Cloud and Big Data: How they transform the banking industry - 14 July 2015

 

The panel of experts included Gino Thielemans, Head of IT Supervision, National Bank of Belgium; Noémie Papp, Legal Adviser, Consumer Affairs and Coordinator Digital issues, European Banking Federation; and Bruno Schroder, National Technology Officer, Microsoft. It was moderated by Florian Damas, Alcatel-Lucent, and Vice Chair, Cloud Council, DIGITALEUROPE.

 

The Single Supervisory Mechanism became operational in November last year and foresees a narrow cooperation between the ECB, where the focus lies more on the central coordination, prioritisation and decision making and the national prudential authorities such as the NBB where the focus lies more on the operational day to day supervisory tasks that sometimes require more physical proximity with the supervised institutions.  Cybersecurity, risk management complying with applicable regulation at all times and Big Data are some of the supervisory challenges for the near and longer future.

 

A steep challenge

 

Fostering a single market for retail and investment banking is not easy. It takes a well-organized industry a combination of openness and determination to address the many challenges of ICT-enabled banking. The customer experience has changed forever, whether in self-banking or at thoroughly revamped branches. The digital transformation of banks is on-going, they are redefining business models; proposing innovative products/apps; engaging in FinTech partnerships and financing innovative start-ups. Banks keep putting customers at the center of their strategy. Big Data provides banks the opportunity to get even closer to customers and deliver a truly personalized, faster and safer service defined by simpler protocols. Yet, some challenges halt or curb the immediate transformation of banking: data ownership, anonymization, transfers between legacy silos, hiring the right skills, etc. Indeed walking the fine line between innovation and trust requires full mastery of digital technology, whether in e-payment, e-ID, etc. More cooperation of all EU policy makers and industries concerned would likely avoid unworkable contradictions spotted in some legislations.

 

Security

 

Trust and security are the foundation stone of this sector. Living up to these high standards in the digital era calls for flawless watch and speedy action, as exemplified by the MoU with Europol. Therefore, however much the banking industry welcomes competition as a way to spur innovation, they wouldn’t trade it for a lower level of trust, security and consumer protection. Yet security has more than one face. Hyper-scale clouds operate countless identical machines in the same farm, making problems easier to spot than in the variety of servers to be found between the walls of a typical bank. Actually the feature that makes the cloud so attractive makes it safer at once. Better yet, some hyper-scale clouds have an ability to spread required regulatory changes everywhere. For example, a model clause that proves effective in Europe will be available to the rest of the world, to the benefit of all consumers. Risk-sensitivity proves variable: not all operations need to be 100% foolproof. While compliance must be a key concern across the board, trusted clouds sit even higher up.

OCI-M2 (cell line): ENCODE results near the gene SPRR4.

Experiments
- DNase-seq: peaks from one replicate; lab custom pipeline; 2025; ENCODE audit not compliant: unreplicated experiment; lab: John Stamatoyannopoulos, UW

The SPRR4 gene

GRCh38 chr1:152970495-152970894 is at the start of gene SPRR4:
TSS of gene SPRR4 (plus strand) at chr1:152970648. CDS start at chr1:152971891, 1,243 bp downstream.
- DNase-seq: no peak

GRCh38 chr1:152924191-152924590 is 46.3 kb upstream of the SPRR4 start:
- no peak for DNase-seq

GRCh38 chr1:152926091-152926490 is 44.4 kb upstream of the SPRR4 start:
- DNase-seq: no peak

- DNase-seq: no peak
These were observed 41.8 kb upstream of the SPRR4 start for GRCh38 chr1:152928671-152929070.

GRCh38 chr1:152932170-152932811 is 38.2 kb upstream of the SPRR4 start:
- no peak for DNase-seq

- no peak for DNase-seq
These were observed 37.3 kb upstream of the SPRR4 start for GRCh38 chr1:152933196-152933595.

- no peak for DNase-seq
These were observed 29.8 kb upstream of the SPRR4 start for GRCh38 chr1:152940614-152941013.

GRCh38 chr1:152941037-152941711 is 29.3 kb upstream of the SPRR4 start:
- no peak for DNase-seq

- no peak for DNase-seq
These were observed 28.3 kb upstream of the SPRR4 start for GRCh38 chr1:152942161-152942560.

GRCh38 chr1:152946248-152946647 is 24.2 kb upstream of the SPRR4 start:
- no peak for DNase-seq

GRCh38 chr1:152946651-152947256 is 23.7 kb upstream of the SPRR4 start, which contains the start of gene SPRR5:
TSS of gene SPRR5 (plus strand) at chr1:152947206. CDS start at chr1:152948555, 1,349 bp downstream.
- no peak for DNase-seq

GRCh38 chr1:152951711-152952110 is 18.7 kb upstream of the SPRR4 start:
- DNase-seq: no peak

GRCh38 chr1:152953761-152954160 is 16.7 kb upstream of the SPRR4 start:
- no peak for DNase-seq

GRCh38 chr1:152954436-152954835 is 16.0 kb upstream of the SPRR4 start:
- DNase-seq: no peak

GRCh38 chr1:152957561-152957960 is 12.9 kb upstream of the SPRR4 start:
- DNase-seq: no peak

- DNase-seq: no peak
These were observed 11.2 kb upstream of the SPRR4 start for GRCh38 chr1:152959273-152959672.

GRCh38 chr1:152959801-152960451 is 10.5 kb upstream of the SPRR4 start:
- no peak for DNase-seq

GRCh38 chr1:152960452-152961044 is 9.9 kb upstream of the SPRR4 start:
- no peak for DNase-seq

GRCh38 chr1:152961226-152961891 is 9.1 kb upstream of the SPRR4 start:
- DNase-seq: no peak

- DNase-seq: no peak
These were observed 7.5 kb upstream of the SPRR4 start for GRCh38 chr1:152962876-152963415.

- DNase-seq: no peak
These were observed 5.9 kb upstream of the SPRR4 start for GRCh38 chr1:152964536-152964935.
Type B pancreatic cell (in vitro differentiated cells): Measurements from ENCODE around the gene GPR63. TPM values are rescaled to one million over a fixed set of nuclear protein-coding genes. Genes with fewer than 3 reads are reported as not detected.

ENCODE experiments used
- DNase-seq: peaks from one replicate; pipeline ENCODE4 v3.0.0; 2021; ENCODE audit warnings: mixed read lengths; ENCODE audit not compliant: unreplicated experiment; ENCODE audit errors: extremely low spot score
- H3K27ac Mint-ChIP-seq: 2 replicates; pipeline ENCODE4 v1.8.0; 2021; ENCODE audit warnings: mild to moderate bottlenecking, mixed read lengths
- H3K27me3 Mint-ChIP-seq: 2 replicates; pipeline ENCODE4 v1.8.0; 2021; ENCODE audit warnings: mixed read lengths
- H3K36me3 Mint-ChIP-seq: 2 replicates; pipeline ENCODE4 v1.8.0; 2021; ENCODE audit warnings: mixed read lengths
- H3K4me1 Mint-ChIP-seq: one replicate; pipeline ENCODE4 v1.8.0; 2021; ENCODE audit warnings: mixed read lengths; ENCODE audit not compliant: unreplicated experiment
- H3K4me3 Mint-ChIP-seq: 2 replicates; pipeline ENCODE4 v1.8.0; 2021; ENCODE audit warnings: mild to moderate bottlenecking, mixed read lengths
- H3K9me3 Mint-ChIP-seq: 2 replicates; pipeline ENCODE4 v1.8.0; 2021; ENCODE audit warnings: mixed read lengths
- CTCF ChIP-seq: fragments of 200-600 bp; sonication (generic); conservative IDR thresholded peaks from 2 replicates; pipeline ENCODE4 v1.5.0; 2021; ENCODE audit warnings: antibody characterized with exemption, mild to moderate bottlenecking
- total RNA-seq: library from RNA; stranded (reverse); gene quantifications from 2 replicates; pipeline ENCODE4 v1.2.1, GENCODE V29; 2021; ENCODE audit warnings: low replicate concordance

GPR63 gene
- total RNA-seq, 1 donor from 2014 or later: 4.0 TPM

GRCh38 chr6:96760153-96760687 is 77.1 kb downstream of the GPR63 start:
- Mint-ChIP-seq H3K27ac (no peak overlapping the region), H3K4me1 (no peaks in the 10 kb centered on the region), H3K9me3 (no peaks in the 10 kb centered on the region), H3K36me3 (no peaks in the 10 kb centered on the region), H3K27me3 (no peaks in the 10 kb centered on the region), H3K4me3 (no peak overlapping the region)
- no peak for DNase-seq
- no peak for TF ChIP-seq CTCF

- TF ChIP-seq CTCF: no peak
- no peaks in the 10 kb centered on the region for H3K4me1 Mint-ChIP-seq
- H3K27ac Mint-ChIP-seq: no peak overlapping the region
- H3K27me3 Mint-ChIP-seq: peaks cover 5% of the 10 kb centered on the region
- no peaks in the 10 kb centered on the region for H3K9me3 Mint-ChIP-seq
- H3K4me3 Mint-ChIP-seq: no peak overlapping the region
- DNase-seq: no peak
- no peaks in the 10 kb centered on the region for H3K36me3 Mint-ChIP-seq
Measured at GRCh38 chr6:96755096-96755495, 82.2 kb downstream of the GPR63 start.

Competition

 

Sound competition calls for a level playing field resulting from enforcing equivalent rules the same way on all operators concerned. The banking industry is not there yet in this respect: they confront a wave of new entrants whose banking credentials are weak at times. Certainly new entrants and new models add a new dimension to the changing role of banking. Besides, financial regulators are no telecom regulators. Indeed technology supervision is a relatively new supervisory discipline that is not yet fully developed within the chain of international supervision: Basel, ECB, national authorities… But awareness for the importance of technology risk management, spurred by the important cyber risks and the cloud projects in the industry, is rising fast. The same can also be said about the adoption of Big data.

 

Geography is immaterial to security

 

Consumers shouldn’t fret about the ability of systems to handle the massive upsurge in computing power generated by ICT-enabled banking: storage costs are in a nosedive; machine-learning bodes well for improved automation. Connectivity remains the sole bottleneck in the offing, depending on whether or not upcoming investments materialize eventually. But data no longer need to travel as before thanks to new apps that keep them on your device. Current FinTech partnerships work well at securing transactions, either at bank branches or at home. Still, no customer should be left behind: this motto serves as an inspiration to train them systematically so that ICT-mediated transactions inspire as much trust as those happening face-to-face.

 

Tech doesn’t disrupt by itself. It is actually a unifier, an equalizer. This being said, a tech leader with the financial wherewithal required and an appetite for e-payment, for instance, might disrupt this market overnight. DG FISMA, CNECT, JUST and GROW already work together. Policymakers, regulators and business should plan together a smoother way to a future that doesn’t have to look disrupted, only brighter.

 

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